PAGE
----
11 June 2005

Too much...

I've come to the realization that there certainly can be too much of a good thing. I'm finally back and recovered from the move and the vacations, and am absolutely floored by how much there is to catch up on. Maybe the best way to do this is post a picture once in a while and talk about something that happened on each trip. But for now, let's talk about traveling itself.

We all have airline horror stories. Mine (up until this last trip) was how I got stuck for three hours in an airport with a ticket to an airline that wasn't giving me a seat assignment on the overbooked flight. And I still got home. This trip, not so much -- so before you zone out for all the gory details, I'll get the moral of the story right out:

Never Fly Delta Airlines

Not that I'm bitter or anything.

It all started with an early morning on Sunday -- not because of an early flight, but because I went to a concert that lasted about 8 hours (mostly due to a 20 minute cover of Tom Petty's Free-Falling, and the appearance of one of the lead Van Halen guys for three excrutiatingly long songs). We crashed around 1 am, and I got up at 8 to run to my house and pack, shoving everything I thought I would possibly need into either of my two bags.

This is not advisable. How would I know this? Several reasons.
1) I discovered (or rather, a BWI employee discovered for me) that I was packing at the security checkpoint. There was a pair of scissors in my bag, much to my embarrassment, and despite my repeated attempts to assure the man I didn't want them back, he had to take them to his supervisor, who promptly deemed the kindergarten-level scissors as a lethal object. Actually, he was quite nice about it -- I was expecting to get tackled or something.

2) I failed to pack a change of clothes, for the very first time in the eleven years I've been flying. This fits in nicely with the rest of the tale.

Upon reaching Cincinnati, we experienced a minor delay -- repairs. This delay extended to three hours until they were able to find a flight-crew to replace the attendants that had been working too many hours. I can understand this, one hundred percent. I work hard, too. I know there are laws.

We finally got up into the air about four hours after the initial departure time. An hour later, the pilot announced we had to return to Cincinnati because of a 'legal issue.' We later found out 'legal issue' was code for the fact that some numbnut wasn't able to figure out that the co-pilot was also over his flight time, and would under no circumstances (unless the Boeing turned into the Concord) would we ever have made it to Nevada with the time he had when we took off). When we returned, Delta staff gave us a bag full of cheap and disgusting personal supplies, exactly seven dollars for dinner and breakfast ("Delta doesn't allow us to distribute more"), and waved over the local police whenever anyone got upset with them. It would have been a perfect night for someone to rob a bank or something, for all the cops they had in that airport when 250 pissed off people got off that plane.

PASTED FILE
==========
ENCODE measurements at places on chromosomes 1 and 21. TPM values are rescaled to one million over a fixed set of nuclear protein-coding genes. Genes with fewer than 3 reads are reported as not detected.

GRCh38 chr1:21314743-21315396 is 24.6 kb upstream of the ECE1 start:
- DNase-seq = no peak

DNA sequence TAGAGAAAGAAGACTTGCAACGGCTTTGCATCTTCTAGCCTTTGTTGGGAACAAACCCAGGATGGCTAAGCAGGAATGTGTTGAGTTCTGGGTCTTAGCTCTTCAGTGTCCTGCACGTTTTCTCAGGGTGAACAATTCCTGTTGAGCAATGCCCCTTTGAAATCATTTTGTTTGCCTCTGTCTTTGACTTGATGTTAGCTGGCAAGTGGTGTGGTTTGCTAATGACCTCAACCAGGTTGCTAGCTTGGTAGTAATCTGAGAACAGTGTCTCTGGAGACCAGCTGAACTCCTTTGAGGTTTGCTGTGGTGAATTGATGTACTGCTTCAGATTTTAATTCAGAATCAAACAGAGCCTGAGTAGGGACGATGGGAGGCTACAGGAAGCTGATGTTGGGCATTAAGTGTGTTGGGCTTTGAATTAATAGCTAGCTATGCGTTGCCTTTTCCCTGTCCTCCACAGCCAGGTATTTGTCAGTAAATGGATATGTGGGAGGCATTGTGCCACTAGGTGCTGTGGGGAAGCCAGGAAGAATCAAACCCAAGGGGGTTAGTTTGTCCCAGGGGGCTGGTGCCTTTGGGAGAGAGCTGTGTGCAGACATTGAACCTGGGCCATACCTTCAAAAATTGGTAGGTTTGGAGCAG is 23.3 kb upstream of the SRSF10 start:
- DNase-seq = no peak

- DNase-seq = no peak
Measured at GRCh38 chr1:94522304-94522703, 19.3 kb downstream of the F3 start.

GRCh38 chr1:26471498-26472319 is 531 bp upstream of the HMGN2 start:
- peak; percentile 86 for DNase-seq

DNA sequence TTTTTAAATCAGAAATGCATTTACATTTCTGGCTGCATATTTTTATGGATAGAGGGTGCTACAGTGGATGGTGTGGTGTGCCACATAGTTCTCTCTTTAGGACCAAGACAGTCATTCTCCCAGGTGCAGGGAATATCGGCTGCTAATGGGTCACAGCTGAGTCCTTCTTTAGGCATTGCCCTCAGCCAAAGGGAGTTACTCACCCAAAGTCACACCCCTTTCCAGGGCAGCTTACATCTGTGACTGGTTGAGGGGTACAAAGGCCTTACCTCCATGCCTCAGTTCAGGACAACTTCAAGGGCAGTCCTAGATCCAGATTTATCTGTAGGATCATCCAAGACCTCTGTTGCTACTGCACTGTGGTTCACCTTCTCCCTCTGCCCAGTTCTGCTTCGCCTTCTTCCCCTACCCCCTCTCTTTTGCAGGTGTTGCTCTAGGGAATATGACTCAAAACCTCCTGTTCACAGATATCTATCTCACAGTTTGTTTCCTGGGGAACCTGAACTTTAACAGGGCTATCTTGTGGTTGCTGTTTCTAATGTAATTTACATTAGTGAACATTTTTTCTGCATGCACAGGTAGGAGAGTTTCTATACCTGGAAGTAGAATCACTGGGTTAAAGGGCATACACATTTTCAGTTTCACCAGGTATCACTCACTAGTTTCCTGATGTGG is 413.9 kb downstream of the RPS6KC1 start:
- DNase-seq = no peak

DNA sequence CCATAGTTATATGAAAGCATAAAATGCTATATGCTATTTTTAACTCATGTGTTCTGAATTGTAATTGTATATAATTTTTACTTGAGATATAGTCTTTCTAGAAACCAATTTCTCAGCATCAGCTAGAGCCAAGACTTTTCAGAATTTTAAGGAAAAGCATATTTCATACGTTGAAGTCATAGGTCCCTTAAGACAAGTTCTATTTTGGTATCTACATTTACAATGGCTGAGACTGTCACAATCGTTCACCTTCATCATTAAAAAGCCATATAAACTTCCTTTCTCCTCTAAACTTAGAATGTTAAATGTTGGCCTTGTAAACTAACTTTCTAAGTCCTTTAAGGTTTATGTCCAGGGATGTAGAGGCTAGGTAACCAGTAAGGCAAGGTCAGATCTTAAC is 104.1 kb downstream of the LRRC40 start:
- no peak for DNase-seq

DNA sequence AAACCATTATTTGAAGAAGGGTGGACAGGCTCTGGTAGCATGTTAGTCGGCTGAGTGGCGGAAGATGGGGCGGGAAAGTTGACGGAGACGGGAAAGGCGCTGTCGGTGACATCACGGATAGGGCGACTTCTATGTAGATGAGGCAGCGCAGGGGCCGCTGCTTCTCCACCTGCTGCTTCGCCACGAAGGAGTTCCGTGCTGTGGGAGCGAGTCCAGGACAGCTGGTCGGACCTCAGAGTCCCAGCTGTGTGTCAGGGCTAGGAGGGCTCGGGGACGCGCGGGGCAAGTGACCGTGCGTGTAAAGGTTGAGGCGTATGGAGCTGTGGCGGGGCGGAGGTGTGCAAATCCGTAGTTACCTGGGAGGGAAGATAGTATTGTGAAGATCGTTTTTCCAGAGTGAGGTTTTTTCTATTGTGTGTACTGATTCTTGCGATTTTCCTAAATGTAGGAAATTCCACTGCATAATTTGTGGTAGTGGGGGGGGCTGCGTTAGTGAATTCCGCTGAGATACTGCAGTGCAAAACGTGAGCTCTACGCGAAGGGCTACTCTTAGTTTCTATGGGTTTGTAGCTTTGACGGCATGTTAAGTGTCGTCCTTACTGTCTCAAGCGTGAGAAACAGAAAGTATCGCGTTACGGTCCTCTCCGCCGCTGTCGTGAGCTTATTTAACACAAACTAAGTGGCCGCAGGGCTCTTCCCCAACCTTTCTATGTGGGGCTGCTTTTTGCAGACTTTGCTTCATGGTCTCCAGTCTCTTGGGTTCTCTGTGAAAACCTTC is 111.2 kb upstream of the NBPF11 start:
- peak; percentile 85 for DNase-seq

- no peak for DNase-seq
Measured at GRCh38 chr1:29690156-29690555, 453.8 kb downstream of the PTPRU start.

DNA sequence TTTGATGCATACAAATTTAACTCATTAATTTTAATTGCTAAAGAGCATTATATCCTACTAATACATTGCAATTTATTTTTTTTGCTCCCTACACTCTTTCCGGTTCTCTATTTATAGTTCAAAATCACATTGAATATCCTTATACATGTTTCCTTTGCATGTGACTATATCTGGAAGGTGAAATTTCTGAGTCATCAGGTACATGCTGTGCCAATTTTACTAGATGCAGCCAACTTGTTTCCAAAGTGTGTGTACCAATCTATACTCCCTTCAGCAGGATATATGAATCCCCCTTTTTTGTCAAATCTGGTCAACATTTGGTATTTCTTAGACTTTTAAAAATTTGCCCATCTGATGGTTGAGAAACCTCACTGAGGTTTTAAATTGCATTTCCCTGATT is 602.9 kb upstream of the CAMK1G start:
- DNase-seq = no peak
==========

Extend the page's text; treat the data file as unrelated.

We were not an isolated case, either. At the hotel, we met a guy who had been stuch in Northern KY twice -- on both flights through. The bartender told us of a number of other people, all of whom had been stuck, even to the point of missing things like three and five day cruises, all because an airline (Delta) couldn't get their act together. We eventually got to Vegas, almost 24 hours after we were due.

Now, I'm sure other airlines are just as bad -- I just don't hate them because I haven't been inconvenienced yet. But really... what other business could survive operating like they do? Not delivering services to people, acting rude and inconvenienced when people demand they stand by their obligations, etc.

It's a great argument for cross-country biking.

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